Trivia 086: Eclipse special

I hope that everyone was able to see the total solar eclipse today! If you didn’t, the picture at the top of the page is one I took during totality. Although This is the first time I got to see a total solar eclipse; I was not able to travel for the one in 2017. I have to say that it was absolutely phenomenal, and I am so glad I was able to see it. I can see why people travel around the world for them. I might consider doing so as well for future ones.

As we first started looking at the sun (with solar glasses and solar filters on my camera and binoculars, of course), not much seemed different. But as we continued to stare, a tiny curve of darkness began obscuring the right side. We continued watching, through gaps in the clouds, as the darkness continued to grow, like a bite taken out of the sun. Once the sun was over halfway obscured, the effects started to become more noticeable. The light levels outside started dimming. However, it was a very peculiar experience. Unlike a sunset, things were still being illuminated from above, and there were not long shadows. Also, since the sun was still high in the sky, the sky did not turn red like it does during sunset. Everything was just getting darker.

As totality neared, the darkening became much more noticeable much more quickly. As the sunlight faded, the temperature also dropped. A hot, Texan day gave way to a cool twilight.

And then, all of a sudden, it was gone. It was replaced in the sky by a shining silver circle – the corona. There was a perfectly black circle surrounded by a bright white ring. To the left of the missing sun, Venus appeared. To the right was Jupiter. Looking closely at the sun, you could even see red spots around the edges – solar prominences arcing into the corona. The picture at the top of the page was taken without any filter on my camera – that’s actually what it looked like to the naked eye.

It is hard to describe the feeling of seeing this white circle hang in the sky where the sun once was. Up until the moment of totality, the light from the sun was bright enough that you could not look at it without protective eyewear. But the moment totality hit, everything changed.

And then, three minutes and nine seconds later, we all put our glasses back on as the sun peeked out from behind the other edge of the moon. the sky immediately began to brighten up, though Jupiter and Venus were still visible for a few more minutes. Soon enough, everything seemed back to normal, though it was another hour until the eclipse was fully over.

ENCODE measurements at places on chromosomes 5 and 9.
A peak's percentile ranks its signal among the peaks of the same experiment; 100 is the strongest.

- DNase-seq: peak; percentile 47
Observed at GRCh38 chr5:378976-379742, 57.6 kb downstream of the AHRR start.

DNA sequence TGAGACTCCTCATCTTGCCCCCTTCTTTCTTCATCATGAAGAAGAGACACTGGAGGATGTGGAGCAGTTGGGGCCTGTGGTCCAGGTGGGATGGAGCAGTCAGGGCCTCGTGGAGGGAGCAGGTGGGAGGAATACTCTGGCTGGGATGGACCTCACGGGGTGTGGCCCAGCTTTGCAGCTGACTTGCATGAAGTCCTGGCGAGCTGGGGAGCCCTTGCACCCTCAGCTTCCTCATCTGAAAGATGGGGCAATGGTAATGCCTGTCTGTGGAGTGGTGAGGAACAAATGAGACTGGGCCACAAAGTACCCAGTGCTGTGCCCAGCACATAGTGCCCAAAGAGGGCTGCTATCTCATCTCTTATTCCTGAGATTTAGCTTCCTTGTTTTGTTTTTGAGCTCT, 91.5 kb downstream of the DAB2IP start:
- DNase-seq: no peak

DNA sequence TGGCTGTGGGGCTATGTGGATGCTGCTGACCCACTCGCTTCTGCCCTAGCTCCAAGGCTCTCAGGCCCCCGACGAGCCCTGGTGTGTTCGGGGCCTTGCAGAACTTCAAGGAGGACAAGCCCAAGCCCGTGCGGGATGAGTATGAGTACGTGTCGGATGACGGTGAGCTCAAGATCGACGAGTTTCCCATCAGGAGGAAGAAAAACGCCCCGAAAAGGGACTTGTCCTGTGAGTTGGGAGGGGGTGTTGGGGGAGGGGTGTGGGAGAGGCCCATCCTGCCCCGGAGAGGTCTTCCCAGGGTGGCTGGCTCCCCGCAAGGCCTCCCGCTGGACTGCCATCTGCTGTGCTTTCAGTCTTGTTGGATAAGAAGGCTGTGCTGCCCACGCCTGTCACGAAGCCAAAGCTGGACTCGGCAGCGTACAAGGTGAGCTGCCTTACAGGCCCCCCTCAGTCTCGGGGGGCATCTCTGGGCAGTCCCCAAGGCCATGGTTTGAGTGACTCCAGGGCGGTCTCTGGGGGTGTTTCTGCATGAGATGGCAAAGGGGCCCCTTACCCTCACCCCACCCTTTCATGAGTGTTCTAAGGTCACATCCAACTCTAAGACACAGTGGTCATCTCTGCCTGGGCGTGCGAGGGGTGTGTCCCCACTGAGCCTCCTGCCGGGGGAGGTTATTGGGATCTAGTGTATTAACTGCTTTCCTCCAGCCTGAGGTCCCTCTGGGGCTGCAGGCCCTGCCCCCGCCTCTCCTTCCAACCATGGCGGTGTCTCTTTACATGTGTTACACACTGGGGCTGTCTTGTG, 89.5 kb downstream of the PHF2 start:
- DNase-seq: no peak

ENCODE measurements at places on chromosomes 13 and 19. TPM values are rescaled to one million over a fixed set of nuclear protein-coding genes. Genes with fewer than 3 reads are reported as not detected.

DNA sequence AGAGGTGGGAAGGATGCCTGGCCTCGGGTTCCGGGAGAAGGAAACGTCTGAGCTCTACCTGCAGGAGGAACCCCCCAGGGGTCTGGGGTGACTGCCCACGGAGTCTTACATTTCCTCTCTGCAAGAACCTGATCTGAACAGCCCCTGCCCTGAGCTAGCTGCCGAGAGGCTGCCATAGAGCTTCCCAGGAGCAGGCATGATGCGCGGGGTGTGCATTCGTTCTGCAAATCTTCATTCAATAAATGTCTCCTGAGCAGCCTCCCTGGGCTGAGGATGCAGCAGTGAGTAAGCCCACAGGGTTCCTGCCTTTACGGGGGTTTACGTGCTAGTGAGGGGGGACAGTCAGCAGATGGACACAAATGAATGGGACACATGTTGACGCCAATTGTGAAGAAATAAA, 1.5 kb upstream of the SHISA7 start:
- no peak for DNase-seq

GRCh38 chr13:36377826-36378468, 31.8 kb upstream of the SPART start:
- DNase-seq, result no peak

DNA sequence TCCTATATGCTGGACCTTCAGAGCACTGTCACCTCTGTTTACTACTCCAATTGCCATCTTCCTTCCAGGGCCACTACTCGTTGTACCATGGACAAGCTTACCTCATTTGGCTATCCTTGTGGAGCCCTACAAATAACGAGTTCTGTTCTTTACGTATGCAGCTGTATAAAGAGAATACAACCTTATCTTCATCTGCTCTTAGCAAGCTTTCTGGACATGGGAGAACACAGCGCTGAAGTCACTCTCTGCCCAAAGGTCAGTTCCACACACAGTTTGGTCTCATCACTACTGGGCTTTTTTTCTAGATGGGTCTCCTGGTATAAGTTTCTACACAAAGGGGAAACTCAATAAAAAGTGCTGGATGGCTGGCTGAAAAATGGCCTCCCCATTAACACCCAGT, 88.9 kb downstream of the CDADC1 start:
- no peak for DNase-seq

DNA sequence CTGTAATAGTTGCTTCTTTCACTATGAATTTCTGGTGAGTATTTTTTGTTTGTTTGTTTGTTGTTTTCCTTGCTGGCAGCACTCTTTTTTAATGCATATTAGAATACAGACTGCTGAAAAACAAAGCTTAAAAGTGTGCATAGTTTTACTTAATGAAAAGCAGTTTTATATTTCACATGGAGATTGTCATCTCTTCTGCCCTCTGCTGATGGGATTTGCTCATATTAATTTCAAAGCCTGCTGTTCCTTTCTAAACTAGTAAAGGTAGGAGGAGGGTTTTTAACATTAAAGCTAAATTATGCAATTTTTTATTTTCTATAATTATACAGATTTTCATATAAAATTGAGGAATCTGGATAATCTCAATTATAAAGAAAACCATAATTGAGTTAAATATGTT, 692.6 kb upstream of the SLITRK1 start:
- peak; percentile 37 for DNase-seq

Watching the eclipse, it was clear to see why ancient cultures who saw them would have considered them magical and mythical events. However, I think it is important to note that, although our ancestors did not have the tools and knowledge we have today, they still had keen eyes and logical minds. Many past civilizations were able to predict when eclipses would occur, including the Babylonians, the Maya, and the Chinese. Though they still may have considered them omens, they knew they appeared with regularity.

This made me annoyed when I heard people talking about today’s eclipse, saying things like “Who knows when this will happen again?” Thanks to the internet, anyone can check when and where the next total solar eclipse will occur (it’s August 12, 2026). I was equally annoyed by people saying “It’s a once-in-a-lifetime event!”. Although the next total solar eclipse in the United States won’t occur until August 3, 2044, you can see one every few years as long as you are willing to travel. I have actually met some people who use eclipses as an excuse to travel around the world.

If you missed today’s eclipse, start making plans to travel for another one! I can guarantee that it will be worth it.  Unfortunately, the mainstream news often does not report on these things in as timely a fashion as we’d like. People in the astronomical community have been talking about and planning for this eclipse for several years, in some cases. And yet the major news outlets did not start bringing it up until a few weeks before – not much time for people to prepare. If you do not want to get caught off guard with other cool astronomical events, consider checking in with your local astronomy group every few months to see what’s up. There’s almost certainly someone in your area you can reach out to. I plan to add lots more information to my Events and Opportunities page, so hopefully that can also be a resource for people in the future.

This has been a busy few weeks for me, but things should be normalizing soon, so your normal trivia will resume next week!

If you know anyone who would like to receive these, please have them send an email to [email protected]. And if you didn’t see totality and are jealous, let me know and I can take you off the list.

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